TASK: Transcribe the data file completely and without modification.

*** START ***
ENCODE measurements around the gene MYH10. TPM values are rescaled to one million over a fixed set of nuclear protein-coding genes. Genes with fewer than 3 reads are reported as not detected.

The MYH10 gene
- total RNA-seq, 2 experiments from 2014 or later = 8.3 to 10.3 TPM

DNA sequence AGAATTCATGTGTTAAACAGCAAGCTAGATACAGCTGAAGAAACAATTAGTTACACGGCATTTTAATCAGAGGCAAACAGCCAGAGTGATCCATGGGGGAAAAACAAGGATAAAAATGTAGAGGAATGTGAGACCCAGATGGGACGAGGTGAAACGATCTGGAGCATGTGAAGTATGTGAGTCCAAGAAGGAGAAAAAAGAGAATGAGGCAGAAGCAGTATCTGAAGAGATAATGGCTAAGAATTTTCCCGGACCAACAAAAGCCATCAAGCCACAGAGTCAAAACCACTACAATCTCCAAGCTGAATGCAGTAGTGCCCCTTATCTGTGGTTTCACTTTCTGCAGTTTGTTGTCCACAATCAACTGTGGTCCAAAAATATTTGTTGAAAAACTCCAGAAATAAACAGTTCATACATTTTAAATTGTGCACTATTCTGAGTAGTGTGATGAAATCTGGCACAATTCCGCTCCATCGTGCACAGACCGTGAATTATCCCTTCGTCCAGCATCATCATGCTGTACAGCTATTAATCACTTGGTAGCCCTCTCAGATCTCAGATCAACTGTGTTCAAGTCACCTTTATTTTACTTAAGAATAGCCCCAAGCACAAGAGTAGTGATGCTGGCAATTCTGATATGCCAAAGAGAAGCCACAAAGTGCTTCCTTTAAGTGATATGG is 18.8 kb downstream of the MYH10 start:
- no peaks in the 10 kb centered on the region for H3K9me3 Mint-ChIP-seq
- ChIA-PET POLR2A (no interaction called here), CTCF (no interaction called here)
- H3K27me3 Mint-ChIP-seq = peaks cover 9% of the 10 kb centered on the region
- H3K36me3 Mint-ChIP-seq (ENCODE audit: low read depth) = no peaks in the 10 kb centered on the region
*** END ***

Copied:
ENCODE measurements around the gene MYH10. TPM values are rescaled to one million over a fixed set of nuclear protein-coding genes. Genes with fewer than 3 reads are reported as not detected.

The MYH10 gene
- total RNA-seq, 2 experiments from 2014 or later = 8.3 to 10.3 TPM

DNA sequence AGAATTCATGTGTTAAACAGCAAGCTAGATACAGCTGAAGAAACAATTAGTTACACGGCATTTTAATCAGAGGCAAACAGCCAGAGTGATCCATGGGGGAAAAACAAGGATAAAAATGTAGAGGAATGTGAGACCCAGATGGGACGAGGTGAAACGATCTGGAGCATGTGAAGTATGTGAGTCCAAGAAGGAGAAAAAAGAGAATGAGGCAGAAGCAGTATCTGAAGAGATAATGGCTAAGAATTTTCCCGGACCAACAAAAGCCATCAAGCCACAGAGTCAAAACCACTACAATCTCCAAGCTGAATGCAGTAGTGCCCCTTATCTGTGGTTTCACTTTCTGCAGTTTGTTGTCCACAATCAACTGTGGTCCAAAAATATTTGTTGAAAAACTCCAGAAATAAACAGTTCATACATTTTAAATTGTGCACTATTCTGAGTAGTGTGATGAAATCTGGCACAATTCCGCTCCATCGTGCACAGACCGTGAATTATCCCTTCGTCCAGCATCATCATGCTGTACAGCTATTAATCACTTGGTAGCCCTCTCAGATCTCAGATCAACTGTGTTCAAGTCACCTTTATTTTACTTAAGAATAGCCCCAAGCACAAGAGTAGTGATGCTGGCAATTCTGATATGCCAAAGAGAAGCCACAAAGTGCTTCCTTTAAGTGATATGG is 18.8 kb downstream of the MYH10 start:
- no peaks in the 10 kb centered on the region for H3K9me3 Mint-ChIP-seq
- ChIA-PET POLR2A (no interaction called here), CTCF (no interaction called here)
- H3K27me3 Mint-ChIP-seq = peaks cover 9% of the 10 kb centered on the region
- H3K36me3 Mint-ChIP-seq (ENCODE audit: low read depth) = no peaks in the 10 kb centered on the region